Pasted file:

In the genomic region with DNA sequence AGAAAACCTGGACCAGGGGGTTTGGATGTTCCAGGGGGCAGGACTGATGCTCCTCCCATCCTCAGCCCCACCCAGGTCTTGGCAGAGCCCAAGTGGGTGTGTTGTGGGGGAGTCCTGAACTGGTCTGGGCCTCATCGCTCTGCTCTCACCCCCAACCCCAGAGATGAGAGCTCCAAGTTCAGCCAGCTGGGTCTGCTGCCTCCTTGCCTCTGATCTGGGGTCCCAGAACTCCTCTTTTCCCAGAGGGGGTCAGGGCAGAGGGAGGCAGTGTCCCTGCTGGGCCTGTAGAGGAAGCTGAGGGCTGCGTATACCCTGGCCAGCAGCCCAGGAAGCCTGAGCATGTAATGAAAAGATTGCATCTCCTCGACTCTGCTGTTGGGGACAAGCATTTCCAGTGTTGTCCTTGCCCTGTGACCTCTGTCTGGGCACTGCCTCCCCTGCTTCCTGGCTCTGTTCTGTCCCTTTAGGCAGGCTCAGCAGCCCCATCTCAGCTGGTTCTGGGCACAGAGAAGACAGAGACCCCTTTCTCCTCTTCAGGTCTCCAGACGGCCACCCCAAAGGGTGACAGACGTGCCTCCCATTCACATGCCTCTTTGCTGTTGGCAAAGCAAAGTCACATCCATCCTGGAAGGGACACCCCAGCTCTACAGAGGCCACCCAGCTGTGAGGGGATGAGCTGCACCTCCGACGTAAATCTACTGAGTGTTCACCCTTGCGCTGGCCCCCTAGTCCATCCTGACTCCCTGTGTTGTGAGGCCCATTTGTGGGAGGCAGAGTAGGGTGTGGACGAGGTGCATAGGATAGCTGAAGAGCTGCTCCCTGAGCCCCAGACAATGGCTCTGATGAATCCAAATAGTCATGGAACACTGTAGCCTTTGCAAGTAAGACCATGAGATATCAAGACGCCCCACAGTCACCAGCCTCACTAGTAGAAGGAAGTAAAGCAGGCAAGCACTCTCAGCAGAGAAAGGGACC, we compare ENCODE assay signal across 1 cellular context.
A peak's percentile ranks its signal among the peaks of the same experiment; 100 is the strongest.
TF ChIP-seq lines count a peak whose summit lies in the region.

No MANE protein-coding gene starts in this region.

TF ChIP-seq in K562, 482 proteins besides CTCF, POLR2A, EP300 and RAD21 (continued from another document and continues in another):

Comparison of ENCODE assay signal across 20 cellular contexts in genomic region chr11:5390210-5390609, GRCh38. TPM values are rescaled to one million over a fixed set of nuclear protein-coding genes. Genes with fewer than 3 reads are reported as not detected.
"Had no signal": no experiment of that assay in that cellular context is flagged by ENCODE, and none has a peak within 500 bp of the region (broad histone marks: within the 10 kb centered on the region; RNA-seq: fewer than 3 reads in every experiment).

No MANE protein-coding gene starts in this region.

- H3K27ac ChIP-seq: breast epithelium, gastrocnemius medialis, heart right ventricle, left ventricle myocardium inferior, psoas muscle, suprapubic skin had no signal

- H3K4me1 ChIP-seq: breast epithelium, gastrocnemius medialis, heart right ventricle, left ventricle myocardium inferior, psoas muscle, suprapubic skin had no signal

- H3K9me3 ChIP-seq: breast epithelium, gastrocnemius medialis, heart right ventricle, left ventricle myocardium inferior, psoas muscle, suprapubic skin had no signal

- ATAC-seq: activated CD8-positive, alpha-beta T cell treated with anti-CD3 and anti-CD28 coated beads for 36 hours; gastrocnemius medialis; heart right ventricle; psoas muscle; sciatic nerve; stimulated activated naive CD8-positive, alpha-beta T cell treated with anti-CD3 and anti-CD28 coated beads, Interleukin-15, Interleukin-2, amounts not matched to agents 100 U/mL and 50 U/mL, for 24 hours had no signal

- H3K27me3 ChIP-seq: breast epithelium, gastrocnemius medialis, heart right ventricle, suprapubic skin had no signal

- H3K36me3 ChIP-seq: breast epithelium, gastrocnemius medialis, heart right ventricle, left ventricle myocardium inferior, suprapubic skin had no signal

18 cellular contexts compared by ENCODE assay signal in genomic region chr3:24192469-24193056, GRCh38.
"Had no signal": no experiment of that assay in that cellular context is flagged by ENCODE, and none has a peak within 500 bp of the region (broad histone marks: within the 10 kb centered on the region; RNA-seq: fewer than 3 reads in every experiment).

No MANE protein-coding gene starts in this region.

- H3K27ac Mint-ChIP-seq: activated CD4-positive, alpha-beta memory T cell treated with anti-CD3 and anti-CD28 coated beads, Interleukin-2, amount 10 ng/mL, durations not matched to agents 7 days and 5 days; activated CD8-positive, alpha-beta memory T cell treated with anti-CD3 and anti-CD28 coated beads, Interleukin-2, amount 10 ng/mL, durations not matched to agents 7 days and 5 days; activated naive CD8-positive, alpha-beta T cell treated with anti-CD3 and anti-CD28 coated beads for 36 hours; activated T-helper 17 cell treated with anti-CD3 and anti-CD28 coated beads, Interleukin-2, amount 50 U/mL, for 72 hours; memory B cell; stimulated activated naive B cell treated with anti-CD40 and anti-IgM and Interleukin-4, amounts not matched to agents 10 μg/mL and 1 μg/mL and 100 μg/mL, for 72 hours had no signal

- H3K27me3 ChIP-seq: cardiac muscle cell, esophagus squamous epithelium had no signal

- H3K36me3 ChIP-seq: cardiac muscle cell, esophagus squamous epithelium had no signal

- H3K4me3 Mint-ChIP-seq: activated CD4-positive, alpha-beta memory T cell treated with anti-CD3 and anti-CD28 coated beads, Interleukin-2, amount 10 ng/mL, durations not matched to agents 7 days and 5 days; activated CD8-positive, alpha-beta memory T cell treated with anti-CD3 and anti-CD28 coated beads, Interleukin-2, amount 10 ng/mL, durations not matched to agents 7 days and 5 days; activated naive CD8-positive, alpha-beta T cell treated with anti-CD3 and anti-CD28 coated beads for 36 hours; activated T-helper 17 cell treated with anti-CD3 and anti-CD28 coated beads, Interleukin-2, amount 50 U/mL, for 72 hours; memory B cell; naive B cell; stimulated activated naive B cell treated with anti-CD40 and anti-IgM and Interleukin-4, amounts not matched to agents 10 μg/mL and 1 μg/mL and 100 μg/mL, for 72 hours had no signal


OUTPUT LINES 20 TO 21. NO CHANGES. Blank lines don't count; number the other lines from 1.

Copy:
- H3K36me3 ChIP-seq: cardiac muscle cell, esophagus squamous epithelium had no signal

- H3K4me3 Mint-ChIP-seq: activated CD4-positive, alpha-beta memory T cell treated with anti-CD3 and anti-CD28 coated beads, Interleukin-2, amount 10 ng/mL, durations not matched to agents 7 days and 5 days; activated CD8-positive, alpha-beta memory T cell treated with anti-CD3 and anti-CD28 coated beads, Interleukin-2, amount 10 ng/mL, durations not matched to agents 7 days and 5 days; activated naive CD8-positive, alpha-beta T cell treated with anti-CD3 and anti-CD28 coated beads for 36 hours; activated T-helper 17 cell treated with anti-CD3 and anti-CD28 coated beads, Interleukin-2, amount 50 U/mL, for 72 hours; memory B cell; naive B cell; stimulated activated naive B cell treated with anti-CD40 and anti-IgM and Interleukin-4, amounts not matched to agents 10 μg/mL and 1 μg/mL and 100 μg/mL, for 72 hours had no signal